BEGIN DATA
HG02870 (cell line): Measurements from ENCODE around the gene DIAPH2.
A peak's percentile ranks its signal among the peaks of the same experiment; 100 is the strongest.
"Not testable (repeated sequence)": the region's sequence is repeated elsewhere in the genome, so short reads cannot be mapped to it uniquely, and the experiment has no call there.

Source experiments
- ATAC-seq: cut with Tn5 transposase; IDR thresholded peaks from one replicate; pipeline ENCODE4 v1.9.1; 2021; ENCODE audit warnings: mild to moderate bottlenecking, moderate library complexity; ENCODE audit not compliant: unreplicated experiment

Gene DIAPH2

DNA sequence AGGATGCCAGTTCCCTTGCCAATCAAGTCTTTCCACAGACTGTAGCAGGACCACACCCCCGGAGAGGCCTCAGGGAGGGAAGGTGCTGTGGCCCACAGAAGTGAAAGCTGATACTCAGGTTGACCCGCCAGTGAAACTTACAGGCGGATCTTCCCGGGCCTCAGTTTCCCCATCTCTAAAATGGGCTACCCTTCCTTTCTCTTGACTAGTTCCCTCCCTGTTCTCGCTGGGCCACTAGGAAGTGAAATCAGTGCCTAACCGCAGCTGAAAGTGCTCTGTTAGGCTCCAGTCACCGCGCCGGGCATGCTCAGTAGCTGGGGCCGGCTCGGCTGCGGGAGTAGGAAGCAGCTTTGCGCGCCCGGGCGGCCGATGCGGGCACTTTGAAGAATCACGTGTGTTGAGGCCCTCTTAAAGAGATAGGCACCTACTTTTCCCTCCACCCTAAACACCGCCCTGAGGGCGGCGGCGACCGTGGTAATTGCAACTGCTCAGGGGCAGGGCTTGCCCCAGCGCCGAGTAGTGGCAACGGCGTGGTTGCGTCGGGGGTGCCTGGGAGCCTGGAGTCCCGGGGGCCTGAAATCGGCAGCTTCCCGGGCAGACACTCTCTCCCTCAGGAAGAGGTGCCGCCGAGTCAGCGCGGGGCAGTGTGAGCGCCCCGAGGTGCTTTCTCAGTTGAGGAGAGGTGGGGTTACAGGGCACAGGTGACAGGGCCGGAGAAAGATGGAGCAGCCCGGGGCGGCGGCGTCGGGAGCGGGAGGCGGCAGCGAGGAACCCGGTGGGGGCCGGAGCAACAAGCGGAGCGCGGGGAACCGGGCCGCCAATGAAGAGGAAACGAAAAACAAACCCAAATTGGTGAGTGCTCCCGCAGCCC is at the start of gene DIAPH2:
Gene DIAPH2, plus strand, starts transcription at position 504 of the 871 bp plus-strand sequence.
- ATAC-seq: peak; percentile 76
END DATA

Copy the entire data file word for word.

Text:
HG02870 (cell line): Measurements from ENCODE around the gene DIAPH2.
A peak's percentile ranks its signal among the peaks of the same experiment; 100 is the strongest.
"Not testable (repeated sequence)": the region's sequence is repeated elsewhere in the genome, so short reads cannot be mapped to it uniquely, and the experiment has no call there.

Source experiments
- ATAC-seq: cut with Tn5 transposase; IDR thresholded peaks from one replicate; pipeline ENCODE4 v1.9.1; 2021; ENCODE audit warnings: mild to moderate bottlenecking, moderate library complexity; ENCODE audit not compliant: unreplicated experiment

Gene DIAPH2

DNA sequence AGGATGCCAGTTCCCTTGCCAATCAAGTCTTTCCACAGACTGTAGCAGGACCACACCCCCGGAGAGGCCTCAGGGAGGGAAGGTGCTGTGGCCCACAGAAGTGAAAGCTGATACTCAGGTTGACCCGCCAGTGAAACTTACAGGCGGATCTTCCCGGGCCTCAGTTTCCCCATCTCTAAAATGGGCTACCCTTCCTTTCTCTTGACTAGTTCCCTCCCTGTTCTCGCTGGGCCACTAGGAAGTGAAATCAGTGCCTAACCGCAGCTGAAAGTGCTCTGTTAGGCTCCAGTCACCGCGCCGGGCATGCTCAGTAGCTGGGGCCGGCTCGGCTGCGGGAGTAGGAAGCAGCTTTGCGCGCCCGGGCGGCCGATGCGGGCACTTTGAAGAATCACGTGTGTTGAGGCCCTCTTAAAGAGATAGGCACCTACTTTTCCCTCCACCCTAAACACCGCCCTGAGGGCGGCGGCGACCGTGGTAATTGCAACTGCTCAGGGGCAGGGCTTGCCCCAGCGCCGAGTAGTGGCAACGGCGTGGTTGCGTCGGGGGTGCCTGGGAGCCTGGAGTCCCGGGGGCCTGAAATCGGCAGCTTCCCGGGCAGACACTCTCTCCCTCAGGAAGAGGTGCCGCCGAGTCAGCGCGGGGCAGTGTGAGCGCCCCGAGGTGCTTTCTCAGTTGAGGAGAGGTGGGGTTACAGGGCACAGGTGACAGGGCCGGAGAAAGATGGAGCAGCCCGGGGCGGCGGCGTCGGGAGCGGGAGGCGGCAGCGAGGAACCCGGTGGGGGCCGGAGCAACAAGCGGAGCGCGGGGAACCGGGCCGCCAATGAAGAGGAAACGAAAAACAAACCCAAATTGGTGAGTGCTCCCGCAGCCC is at the start of gene DIAPH2:
Gene DIAPH2, plus strand, starts transcription at position 504 of the 871 bp plus-strand sequence.
- ATAC-seq: peak; percentile 76